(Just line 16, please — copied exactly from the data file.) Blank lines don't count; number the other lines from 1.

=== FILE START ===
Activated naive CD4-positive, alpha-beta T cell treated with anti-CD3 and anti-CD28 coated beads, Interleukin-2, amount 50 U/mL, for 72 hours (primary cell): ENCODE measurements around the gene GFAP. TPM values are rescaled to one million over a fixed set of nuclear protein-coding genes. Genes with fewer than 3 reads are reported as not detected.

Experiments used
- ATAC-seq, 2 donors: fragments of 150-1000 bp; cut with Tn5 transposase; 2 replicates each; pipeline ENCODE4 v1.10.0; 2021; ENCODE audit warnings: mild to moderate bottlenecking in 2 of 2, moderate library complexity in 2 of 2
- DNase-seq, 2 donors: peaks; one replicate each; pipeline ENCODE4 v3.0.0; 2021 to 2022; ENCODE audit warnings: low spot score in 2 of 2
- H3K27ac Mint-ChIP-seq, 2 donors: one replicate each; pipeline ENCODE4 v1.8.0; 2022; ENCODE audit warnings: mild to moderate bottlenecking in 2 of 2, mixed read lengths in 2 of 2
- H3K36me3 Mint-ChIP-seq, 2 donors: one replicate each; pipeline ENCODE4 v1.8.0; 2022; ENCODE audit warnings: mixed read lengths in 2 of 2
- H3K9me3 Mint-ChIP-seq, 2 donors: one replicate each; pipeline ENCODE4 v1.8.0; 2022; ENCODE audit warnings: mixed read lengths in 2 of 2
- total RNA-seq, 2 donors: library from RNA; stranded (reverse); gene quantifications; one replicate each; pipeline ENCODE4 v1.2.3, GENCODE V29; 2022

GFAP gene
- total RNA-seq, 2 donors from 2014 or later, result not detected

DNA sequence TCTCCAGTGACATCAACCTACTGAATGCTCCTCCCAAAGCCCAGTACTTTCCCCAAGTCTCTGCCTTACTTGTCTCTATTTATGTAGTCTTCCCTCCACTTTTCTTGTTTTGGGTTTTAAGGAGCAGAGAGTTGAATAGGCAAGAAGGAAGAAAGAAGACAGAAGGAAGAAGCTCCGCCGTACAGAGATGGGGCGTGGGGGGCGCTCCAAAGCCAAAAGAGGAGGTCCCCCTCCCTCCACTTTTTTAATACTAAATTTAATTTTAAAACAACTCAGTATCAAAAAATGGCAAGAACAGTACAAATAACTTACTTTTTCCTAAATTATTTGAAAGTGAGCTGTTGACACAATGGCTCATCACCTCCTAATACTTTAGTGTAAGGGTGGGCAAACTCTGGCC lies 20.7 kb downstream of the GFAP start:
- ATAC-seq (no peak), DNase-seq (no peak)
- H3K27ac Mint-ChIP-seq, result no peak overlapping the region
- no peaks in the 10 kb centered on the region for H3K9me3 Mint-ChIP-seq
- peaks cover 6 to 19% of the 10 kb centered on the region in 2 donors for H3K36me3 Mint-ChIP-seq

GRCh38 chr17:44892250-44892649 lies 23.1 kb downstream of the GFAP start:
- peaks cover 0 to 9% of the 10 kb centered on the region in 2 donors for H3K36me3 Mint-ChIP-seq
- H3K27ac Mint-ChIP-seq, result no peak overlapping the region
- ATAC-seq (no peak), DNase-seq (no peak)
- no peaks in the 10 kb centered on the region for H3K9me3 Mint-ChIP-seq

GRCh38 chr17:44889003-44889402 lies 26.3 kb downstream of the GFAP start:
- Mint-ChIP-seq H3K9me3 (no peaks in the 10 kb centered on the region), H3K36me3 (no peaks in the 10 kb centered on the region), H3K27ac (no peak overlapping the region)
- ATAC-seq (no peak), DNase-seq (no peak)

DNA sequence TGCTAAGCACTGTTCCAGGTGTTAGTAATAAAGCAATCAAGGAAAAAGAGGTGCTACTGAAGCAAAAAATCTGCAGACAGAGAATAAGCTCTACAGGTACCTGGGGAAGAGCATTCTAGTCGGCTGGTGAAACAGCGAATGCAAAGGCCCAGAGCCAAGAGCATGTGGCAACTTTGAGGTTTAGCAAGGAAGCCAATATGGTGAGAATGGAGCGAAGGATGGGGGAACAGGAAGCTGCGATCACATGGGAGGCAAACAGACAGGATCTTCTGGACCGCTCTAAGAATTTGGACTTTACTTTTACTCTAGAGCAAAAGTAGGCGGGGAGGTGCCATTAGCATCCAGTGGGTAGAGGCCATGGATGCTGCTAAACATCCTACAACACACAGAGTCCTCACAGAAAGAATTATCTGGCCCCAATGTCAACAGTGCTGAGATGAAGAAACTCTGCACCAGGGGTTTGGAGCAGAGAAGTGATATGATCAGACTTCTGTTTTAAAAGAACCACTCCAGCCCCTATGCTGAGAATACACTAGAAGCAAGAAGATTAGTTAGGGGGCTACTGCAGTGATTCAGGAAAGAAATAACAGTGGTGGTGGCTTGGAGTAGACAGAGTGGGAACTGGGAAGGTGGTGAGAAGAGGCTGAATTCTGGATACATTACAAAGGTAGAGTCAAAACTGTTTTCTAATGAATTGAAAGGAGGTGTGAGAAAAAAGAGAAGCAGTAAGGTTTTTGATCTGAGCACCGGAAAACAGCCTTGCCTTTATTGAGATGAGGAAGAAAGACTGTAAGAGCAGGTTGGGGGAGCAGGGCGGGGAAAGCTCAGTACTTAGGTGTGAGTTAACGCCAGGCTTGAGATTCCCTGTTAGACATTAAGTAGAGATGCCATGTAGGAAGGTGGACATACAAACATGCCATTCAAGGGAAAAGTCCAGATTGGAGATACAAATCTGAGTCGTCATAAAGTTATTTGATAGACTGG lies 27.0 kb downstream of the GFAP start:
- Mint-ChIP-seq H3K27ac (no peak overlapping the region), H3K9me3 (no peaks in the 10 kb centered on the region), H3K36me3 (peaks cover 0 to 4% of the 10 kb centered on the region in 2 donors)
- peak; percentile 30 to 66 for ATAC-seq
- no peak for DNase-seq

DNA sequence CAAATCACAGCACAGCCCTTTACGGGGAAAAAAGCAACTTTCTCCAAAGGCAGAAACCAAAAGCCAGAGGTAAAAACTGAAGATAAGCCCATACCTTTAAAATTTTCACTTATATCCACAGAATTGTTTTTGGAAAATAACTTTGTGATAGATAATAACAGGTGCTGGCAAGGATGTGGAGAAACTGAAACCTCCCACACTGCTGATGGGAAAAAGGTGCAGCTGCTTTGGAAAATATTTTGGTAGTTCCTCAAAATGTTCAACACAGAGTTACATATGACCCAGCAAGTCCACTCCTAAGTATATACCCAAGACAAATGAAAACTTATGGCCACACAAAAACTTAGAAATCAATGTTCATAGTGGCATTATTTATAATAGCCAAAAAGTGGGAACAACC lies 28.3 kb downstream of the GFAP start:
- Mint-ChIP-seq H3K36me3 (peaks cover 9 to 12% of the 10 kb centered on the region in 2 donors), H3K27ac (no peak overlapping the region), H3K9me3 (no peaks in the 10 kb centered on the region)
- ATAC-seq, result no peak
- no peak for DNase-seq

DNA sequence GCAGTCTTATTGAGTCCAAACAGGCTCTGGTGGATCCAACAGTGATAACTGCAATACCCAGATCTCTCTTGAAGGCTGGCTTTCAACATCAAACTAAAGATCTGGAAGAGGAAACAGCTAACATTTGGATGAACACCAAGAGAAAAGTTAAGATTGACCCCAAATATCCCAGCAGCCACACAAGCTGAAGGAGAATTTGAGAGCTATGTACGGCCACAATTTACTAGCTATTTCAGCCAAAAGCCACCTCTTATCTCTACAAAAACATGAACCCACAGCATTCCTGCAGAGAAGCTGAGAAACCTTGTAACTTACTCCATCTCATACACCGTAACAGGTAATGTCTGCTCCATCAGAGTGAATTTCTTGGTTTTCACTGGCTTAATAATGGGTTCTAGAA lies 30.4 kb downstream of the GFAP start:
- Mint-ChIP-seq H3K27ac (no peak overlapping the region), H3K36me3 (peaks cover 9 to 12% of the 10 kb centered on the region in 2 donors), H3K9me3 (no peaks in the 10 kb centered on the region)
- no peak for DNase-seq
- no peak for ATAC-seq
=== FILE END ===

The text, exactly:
GRCh38 chr17:44892250-44892649 lies 23.1 kb downstream of the GFAP start: